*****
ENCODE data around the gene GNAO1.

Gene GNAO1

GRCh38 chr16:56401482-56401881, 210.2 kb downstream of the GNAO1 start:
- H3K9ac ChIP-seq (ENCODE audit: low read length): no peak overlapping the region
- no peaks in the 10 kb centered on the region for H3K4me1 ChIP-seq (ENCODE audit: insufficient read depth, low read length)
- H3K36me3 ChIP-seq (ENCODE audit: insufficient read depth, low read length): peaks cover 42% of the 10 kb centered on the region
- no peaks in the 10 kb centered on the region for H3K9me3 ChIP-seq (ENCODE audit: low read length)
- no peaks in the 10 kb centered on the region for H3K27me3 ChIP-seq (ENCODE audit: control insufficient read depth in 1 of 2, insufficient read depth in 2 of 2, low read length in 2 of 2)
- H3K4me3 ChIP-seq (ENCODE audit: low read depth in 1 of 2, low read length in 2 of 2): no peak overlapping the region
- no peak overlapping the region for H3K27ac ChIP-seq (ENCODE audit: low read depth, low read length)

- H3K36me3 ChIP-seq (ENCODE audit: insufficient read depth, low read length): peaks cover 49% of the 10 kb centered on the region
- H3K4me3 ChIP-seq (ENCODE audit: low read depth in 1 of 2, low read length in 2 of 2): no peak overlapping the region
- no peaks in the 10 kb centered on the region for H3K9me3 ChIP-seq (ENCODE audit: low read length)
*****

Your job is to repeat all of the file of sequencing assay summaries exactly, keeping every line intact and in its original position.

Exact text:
ENCODE data around the gene GNAO1.

Gene GNAO1

GRCh38 chr16:56401482-56401881, 210.2 kb downstream of the GNAO1 start:
- H3K9ac ChIP-seq (ENCODE audit: low read length): no peak overlapping the region
- no peaks in the 10 kb centered on the region for H3K4me1 ChIP-seq (ENCODE audit: insufficient read depth, low read length)
- H3K36me3 ChIP-seq (ENCODE audit: insufficient read depth, low read length): peaks cover 42% of the 10 kb centered on the region
- no peaks in the 10 kb centered on the region for H3K9me3 ChIP-seq (ENCODE audit: low read length)
- no peaks in the 10 kb centered on the region for H3K27me3 ChIP-seq (ENCODE audit: control insufficient read depth in 1 of 2, insufficient read depth in 2 of 2, low read length in 2 of 2)
- H3K4me3 ChIP-seq (ENCODE audit: low read depth in 1 of 2, low read length in 2 of 2): no peak overlapping the region
- no peak overlapping the region for H3K27ac ChIP-seq (ENCODE audit: low read depth, low read length)

- H3K36me3 ChIP-seq (ENCODE audit: insufficient read depth, low read length): peaks cover 49% of the 10 kb centered on the region
- H3K4me3 ChIP-seq (ENCODE audit: low read depth in 1 of 2, low read length in 2 of 2): no peak overlapping the region
- no peaks in the 10 kb centered on the region for H3K9me3 ChIP-seq (ENCODE audit: low read length)